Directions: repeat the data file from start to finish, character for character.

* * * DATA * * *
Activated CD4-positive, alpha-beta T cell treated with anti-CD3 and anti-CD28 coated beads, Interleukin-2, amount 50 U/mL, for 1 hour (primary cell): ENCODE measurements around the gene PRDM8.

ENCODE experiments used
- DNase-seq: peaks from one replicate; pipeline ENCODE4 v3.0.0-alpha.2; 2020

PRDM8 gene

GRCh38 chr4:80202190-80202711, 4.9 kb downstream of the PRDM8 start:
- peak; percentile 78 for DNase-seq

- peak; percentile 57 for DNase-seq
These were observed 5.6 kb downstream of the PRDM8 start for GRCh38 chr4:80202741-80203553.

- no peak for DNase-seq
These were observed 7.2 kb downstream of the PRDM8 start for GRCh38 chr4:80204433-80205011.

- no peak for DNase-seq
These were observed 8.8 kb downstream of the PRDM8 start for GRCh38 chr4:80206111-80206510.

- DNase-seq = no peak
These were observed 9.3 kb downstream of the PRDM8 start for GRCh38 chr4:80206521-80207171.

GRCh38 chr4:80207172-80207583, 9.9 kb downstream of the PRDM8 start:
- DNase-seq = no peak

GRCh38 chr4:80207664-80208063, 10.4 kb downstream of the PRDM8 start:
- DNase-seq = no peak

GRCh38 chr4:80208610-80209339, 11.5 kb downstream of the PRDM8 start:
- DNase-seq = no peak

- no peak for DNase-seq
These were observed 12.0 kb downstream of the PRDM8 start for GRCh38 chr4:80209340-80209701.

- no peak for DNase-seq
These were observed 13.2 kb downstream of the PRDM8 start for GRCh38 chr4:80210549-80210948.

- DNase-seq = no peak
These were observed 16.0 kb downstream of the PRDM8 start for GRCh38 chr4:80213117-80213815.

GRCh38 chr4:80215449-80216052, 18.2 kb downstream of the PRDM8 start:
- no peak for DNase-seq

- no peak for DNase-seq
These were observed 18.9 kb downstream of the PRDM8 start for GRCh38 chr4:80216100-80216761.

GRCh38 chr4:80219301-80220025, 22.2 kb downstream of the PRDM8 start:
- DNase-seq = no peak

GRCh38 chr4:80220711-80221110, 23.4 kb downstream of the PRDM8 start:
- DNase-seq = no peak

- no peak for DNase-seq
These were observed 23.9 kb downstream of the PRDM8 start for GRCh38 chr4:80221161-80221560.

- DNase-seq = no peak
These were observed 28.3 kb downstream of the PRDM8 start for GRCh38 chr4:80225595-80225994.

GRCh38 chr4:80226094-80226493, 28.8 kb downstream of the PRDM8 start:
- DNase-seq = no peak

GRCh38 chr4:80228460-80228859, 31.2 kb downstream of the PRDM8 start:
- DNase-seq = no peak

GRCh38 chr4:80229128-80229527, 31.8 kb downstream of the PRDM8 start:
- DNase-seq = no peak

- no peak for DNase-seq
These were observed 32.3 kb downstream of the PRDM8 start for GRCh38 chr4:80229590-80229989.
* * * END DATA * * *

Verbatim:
Activated CD4-positive, alpha-beta T cell treated with anti-CD3 and anti-CD28 coated beads, Interleukin-2, amount 50 U/mL, for 1 hour (primary cell): ENCODE measurements around the gene PRDM8.

ENCODE experiments used
- DNase-seq: peaks from one replicate; pipeline ENCODE4 v3.0.0-alpha.2; 2020

PRDM8 gene

GRCh38 chr4:80202190-80202711, 4.9 kb downstream of the PRDM8 start:
- peak; percentile 78 for DNase-seq

- peak; percentile 57 for DNase-seq
These were observed 5.6 kb downstream of the PRDM8 start for GRCh38 chr4:80202741-80203553.

- no peak for DNase-seq
These were observed 7.2 kb downstream of the PRDM8 start for GRCh38 chr4:80204433-80205011.

- no peak for DNase-seq
These were observed 8.8 kb downstream of the PRDM8 start for GRCh38 chr4:80206111-80206510.

- DNase-seq = no peak
These were observed 9.3 kb downstream of the PRDM8 start for GRCh38 chr4:80206521-80207171.

GRCh38 chr4:80207172-80207583, 9.9 kb downstream of the PRDM8 start:
- DNase-seq = no peak

GRCh38 chr4:80207664-80208063, 10.4 kb downstream of the PRDM8 start:
- DNase-seq = no peak

GRCh38 chr4:80208610-80209339, 11.5 kb downstream of the PRDM8 start:
- DNase-seq = no peak

- no peak for DNase-seq
These were observed 12.0 kb downstream of the PRDM8 start for GRCh38 chr4:80209340-80209701.

- no peak for DNase-seq
These were observed 13.2 kb downstream of the PRDM8 start for GRCh38 chr4:80210549-80210948.

- DNase-seq = no peak
These were observed 16.0 kb downstream of the PRDM8 start for GRCh38 chr4:80213117-80213815.

GRCh38 chr4:80215449-80216052, 18.2 kb downstream of the PRDM8 start:
- no peak for DNase-seq

- no peak for DNase-seq
These were observed 18.9 kb downstream of the PRDM8 start for GRCh38 chr4:80216100-80216761.

GRCh38 chr4:80219301-80220025, 22.2 kb downstream of the PRDM8 start:
- DNase-seq = no peak

GRCh38 chr4:80220711-80221110, 23.4 kb downstream of the PRDM8 start:
- DNase-seq = no peak

- no peak for DNase-seq
These were observed 23.9 kb downstream of the PRDM8 start for GRCh38 chr4:80221161-80221560.

- DNase-seq = no peak
These were observed 28.3 kb downstream of the PRDM8 start for GRCh38 chr4:80225595-80225994.

GRCh38 chr4:80226094-80226493, 28.8 kb downstream of the PRDM8 start:
- DNase-seq = no peak

GRCh38 chr4:80228460-80228859, 31.2 kb downstream of the PRDM8 start:
- DNase-seq = no peak

GRCh38 chr4:80229128-80229527, 31.8 kb downstream of the PRDM8 start:
- DNase-seq = no peak

- no peak for DNase-seq
These were observed 32.3 kb downstream of the PRDM8 start for GRCh38 chr4:80229590-80229989.